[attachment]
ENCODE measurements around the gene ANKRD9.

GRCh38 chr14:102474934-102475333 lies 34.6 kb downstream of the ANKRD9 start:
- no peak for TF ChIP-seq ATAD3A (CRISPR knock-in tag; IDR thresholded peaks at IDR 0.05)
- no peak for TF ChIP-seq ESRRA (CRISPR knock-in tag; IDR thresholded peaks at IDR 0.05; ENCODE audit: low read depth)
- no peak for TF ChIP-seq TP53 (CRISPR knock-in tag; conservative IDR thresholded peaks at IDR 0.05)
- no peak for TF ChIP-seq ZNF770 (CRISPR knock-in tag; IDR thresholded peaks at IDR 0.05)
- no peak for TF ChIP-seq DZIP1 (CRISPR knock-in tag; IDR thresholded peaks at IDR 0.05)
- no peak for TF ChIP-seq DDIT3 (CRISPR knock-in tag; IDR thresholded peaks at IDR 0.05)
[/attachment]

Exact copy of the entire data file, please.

ENCODE measurements around the gene ANKRD9.

GRCh38 chr14:102474934-102475333 lies 34.6 kb downstream of the ANKRD9 start:
- no peak for TF ChIP-seq ATAD3A (CRISPR knock-in tag; IDR thresholded peaks at IDR 0.05)
- no peak for TF ChIP-seq ESRRA (CRISPR knock-in tag; IDR thresholded peaks at IDR 0.05; ENCODE audit: low read depth)
- no peak for TF ChIP-seq TP53 (CRISPR knock-in tag; conservative IDR thresholded peaks at IDR 0.05)
- no peak for TF ChIP-seq ZNF770 (CRISPR knock-in tag; IDR thresholded peaks at IDR 0.05)
- no peak for TF ChIP-seq DZIP1 (CRISPR knock-in tag; IDR thresholded peaks at IDR 0.05)
- no peak for TF ChIP-seq DDIT3 (CRISPR knock-in tag; IDR thresholded peaks at IDR 0.05)